A former professor, Rem Koolhaas, described Hadid as “a planet in her own orbit”. Her more than thirty-year long career helped shape the way the world thinks about contemporary architecture. As a female coming from a different background in a male-dominated industry, and the first woman to win the prestigious Pritzker Architecture Prize, Hadid was a living proof that you don’t need to be a white male to make a statement in architecture. Not just limited to architecture, her work in interior design, fashion, industrial design (including yachts), and fine arts reminds us of what a perfectly shaped artist she truly was. The scope and breadth of this creativity has left a lasting legacy that will continue to influence creativity in all fields.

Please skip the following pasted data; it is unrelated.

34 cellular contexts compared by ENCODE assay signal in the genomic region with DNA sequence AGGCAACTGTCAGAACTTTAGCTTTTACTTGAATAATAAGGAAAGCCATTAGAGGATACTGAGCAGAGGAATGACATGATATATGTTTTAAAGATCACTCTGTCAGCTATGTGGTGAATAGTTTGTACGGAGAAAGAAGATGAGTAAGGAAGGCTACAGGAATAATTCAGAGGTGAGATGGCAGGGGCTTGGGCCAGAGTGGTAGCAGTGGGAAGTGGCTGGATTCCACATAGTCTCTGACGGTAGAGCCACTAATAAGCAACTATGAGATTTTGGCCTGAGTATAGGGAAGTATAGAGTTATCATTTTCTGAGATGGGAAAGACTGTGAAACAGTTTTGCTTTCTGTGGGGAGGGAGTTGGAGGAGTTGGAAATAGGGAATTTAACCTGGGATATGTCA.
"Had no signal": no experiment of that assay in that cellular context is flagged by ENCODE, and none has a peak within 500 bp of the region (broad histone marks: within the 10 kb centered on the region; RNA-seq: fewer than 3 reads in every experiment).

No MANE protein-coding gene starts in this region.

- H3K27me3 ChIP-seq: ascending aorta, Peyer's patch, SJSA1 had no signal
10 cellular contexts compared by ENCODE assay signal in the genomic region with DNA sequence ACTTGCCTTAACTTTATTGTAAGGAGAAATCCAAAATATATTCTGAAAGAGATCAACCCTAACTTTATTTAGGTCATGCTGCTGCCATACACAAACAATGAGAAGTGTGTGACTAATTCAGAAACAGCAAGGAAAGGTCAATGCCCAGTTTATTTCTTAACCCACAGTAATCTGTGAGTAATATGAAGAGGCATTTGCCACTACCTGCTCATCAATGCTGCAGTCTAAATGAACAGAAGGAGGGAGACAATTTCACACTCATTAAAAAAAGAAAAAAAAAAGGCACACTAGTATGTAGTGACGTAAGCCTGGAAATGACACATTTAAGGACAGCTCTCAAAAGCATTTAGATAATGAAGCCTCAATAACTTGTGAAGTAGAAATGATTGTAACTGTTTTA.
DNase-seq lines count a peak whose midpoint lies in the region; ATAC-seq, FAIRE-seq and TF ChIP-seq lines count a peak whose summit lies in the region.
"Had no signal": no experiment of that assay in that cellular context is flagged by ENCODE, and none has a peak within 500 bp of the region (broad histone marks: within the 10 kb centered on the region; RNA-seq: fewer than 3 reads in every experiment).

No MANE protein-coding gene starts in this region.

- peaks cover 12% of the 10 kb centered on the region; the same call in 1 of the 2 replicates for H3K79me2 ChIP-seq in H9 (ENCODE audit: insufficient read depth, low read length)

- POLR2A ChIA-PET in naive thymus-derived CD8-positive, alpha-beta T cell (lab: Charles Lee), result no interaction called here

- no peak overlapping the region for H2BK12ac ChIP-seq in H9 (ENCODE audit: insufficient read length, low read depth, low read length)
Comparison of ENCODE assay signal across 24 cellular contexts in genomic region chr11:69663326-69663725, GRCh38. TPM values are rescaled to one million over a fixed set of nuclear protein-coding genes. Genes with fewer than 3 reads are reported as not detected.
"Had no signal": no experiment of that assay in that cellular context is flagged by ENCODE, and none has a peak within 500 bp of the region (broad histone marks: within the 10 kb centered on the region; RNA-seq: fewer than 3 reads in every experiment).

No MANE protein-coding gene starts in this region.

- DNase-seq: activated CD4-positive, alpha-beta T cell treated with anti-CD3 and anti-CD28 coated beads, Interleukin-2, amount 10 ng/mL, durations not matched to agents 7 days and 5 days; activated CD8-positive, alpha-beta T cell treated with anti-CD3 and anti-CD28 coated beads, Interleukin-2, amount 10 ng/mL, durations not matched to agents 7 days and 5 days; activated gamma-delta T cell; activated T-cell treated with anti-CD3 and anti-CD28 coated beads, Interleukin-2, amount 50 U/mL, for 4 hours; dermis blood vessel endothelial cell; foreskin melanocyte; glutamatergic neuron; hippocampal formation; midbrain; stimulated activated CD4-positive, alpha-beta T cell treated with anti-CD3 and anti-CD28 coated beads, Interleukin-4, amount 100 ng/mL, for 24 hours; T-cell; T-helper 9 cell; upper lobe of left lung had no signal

Zaha was a dedicated teacher, enthused by the energy of the young. She was not keen on being characterized as a woman architect or an Arab architect. She was simply an architect.
Zaha Hadid died on March 31, 2016 in a Miami hospital of a heart attack while she was being treated there for bronchitis. She was only sixty-five.
–By Mariana Wolf